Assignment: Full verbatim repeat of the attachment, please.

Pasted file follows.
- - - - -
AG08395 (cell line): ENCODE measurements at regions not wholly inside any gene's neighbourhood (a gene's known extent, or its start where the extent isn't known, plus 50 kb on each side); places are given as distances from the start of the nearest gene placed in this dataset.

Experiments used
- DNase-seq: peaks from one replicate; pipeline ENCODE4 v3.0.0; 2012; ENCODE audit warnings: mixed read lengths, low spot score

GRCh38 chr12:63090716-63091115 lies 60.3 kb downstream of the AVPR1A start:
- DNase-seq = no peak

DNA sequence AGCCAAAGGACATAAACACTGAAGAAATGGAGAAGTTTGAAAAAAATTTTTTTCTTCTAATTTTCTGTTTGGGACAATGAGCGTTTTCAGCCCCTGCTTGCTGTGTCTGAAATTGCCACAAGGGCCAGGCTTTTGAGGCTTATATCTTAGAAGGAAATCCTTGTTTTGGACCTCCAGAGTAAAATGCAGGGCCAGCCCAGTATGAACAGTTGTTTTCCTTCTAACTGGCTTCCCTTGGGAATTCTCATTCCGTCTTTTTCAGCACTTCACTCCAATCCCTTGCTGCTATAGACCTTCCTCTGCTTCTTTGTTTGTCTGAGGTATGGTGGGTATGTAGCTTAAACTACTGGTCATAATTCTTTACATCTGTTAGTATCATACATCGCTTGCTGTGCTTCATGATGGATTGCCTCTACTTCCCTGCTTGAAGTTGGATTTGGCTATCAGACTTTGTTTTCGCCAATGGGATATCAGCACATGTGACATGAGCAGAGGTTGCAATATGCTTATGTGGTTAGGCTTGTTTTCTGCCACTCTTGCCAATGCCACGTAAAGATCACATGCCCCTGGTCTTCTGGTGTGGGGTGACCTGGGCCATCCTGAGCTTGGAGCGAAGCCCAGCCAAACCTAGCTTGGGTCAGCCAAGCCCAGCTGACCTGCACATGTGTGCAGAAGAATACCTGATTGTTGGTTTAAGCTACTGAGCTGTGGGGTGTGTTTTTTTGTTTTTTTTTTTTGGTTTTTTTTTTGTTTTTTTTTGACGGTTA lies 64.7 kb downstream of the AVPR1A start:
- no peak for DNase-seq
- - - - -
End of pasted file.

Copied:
AG08395 (cell line): ENCODE measurements at regions not wholly inside any gene's neighbourhood (a gene's known extent, or its start where the extent isn't known, plus 50 kb on each side); places are given as distances from the start of the nearest gene placed in this dataset.

Experiments used
- DNase-seq: peaks from one replicate; pipeline ENCODE4 v3.0.0; 2012; ENCODE audit warnings: mixed read lengths, low spot score

GRCh38 chr12:63090716-63091115 lies 60.3 kb downstream of the AVPR1A start:
- DNase-seq = no peak

DNA sequence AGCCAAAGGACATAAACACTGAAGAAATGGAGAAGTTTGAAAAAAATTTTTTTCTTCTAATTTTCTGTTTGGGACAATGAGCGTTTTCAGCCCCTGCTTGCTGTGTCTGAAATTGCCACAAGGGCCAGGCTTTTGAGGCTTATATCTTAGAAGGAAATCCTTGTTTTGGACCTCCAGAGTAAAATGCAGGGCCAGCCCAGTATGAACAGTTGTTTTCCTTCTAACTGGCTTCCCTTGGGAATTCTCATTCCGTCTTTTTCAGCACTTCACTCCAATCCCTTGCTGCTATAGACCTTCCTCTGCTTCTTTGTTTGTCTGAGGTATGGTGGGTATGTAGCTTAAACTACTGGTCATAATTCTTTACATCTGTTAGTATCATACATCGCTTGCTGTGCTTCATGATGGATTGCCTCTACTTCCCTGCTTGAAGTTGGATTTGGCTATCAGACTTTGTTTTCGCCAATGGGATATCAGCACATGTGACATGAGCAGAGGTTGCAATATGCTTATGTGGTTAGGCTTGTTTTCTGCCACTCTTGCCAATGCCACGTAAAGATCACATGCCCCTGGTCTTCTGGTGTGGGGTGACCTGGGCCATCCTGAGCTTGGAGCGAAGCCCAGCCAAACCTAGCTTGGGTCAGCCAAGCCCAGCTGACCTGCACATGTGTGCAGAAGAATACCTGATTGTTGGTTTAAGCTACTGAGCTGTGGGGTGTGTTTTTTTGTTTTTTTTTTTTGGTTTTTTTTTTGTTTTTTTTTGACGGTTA lies 64.7 kb downstream of the AVPR1A start:
- no peak for DNase-seq